Planet Bollywood
Barsaat (Old)
Producer: RK Films
Director: Raj Kapoor
Starring: Raj Kapoor, Nargis, Nimmi
Music: Shankar Jaikishen
Lyrics: Hasrat Jaipuri, Shailendra
Singers: Lata Mangeshkar, Mukesh, Mohammad Rafi
Audio On: HMV-Saregama    Number of Songs: 10
Reviewed by: Rakesh Budhu  - Rating: 10.0 / 10
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Chances are if you ever picked up a remix album recently or even listened to a retro soundtrack you’ve heard a song from Raj Kapoor’s “Baarsaat”. In the years where three or four Barsaat titled films followed, the one and only original has not only excellent and superlative tunes, but tunes that can honestly suffice to say that it is probably the only Barsaat (film wise and music wise) anyone would truly remember.

Shankar Jaikishen in their maiden venture composed truly classical tunes but most of all solos for lead singer, Lata Mangeshkar. In doing so they were able to solidify themselves for years to come as truly excellent musicians in just their first effort. Furthermore they were able to utilize a young vocalist that would grow to heights beyond imagination. Setting a standard for Hindi musicals, the commanding soundtrack features ten tunes of which nine are sung by Lata, seven of which she is singing by herself!

The best and the most memorable (and probably most abused by remix artists today) is “Hawa Mein Udata Jaye”. As many “Dupatta” sings that hit the marquee year after year one wonders if any composer could actually make this one as it is, a romantic solo which is soft, breezy and eloquent. This ‘new’ style of music as it was back then was different in that its focus changed from doldrums and backdrop to the orchestrated pieces which placed the song together. The dholak was a compliment to the song rather than the definition. And Lata’s soft and sweeten vocals only drove the song to perfection further. This red scarf has truly been blowing through since the soundtrack premiered.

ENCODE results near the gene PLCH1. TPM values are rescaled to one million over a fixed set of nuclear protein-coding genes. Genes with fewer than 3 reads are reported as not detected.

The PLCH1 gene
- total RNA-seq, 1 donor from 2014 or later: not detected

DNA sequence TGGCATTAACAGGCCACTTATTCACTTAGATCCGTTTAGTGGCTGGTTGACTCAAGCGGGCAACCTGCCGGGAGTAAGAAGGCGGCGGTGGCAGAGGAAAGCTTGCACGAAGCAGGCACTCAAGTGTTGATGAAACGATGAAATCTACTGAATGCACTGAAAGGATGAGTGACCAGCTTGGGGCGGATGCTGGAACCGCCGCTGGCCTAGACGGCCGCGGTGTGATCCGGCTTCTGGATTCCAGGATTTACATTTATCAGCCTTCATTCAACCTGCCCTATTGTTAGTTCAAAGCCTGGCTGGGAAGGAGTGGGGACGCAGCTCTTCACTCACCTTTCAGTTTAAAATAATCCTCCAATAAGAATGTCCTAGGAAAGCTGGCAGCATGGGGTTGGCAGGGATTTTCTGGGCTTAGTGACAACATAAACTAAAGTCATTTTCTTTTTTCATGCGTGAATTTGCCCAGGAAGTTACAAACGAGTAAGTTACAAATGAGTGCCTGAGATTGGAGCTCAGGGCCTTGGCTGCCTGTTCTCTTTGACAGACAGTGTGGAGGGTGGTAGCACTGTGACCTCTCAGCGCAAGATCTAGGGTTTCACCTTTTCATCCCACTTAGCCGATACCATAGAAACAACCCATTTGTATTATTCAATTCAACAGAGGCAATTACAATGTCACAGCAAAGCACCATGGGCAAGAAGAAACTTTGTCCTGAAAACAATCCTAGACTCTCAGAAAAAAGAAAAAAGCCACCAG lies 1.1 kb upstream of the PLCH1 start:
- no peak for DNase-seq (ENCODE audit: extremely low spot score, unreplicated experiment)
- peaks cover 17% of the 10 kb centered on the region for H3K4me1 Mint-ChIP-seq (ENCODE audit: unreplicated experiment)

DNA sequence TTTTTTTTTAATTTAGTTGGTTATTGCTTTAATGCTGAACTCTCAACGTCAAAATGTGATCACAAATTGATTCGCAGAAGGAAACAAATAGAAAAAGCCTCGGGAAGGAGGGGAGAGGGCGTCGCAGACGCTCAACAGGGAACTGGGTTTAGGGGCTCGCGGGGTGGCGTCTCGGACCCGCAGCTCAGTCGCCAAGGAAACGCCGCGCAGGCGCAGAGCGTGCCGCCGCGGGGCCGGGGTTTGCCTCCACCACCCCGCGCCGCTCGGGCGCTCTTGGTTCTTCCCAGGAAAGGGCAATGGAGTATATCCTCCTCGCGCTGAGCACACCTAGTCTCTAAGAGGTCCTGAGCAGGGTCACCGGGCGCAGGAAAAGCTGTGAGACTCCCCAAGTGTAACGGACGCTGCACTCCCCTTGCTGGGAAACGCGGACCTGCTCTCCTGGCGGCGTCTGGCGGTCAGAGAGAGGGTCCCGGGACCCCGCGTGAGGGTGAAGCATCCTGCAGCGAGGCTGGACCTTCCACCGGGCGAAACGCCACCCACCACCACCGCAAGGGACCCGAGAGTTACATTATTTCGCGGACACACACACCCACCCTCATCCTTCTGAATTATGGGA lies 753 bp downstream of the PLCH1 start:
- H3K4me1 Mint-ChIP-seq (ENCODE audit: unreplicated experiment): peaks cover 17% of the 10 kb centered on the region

Lata Mangeshkar and the new found melody continued with the 1-2-3, “Jiya Bekaraar Hai”. Clearly female solos could never reach the heights that these tunes reached then, and certainly not now. Similarly so, in “Tujhe Kisise Pyaar Ho Gaya” a literally dense song, Lata Mangeshkar shows her prowess at work. Forget the lyrics; the irresistible part is her soft rendition of “hooo oooh…” This beautiful love song is picturized on a young Nargis singing to Raj Kapoor.

The title track “Barsaat Mile” is probably the most average song on the album while still being a good composition Lata’s lone appearance followed the threads of many female solos.

Patli Kamar Hai” is a playful song which is sweet and is enlightened by the Mukesh and Lata Mangeshkar’s compliment vocals. Where Mukesh is distinctly empowering Lata displays the characters sincere innocence with immense conviction. The lyrics for this oft remembered Raj Kapoor song have been recycled and almost idolized after this tune many times thereafter but the syrupy tune which is back dropped by an irresistible dholak can obviously never be replicated.

Mohammad Rafi features in his own solo with typical lyrics of the young man with high aspirations. “Main Zindagi Main Hardam” is an average song for which Mukesh has song many akin to thereafter. Pleasant but quite obviously not meant to overshadow a soundtrack meant to highlight the female vocalist alone.

The flute and its essential role in Indian heritage come to life musically in “Meri Aankhon Mein Bas Gaye”. The flute and Lata Mangeshkar combine to create a gem of female distress. “Bichde Hue Pardesi” is another emotional female tune for Mangeshkar following the same theme as the former.

Lata Mangeshkar steps into bhajan form in “Ab Mera Kaun Sahara” a solemn song sung just as dark and musky by Lata Mangeshkar. Following the mood is “Chod Gaya Balam”, the only duet on the soundtrack featuring Lata Mangeshkar and Mukesh. The song has a tango feel to it keeping the solemn romantic mood alive, a lot of which Mukesh contributes to.

Barsaat is ideally one of Hindi cinema’s best soundtracks, a point of reference with the launching of the cinema’s best female vocalist ever and a golden gem of some of the industry’s priceless and popular tunes. Rain is often forgotten once it stops, and perhaps that is why the title, “Barsaat” has been so frequently used thereafter. But this monsoon shower has proven that golden droplets are always going to shine years, over fifty in fact, and counting and will probably always remain for the many ‘Barsaat’ titles that we may endure in the years to come.

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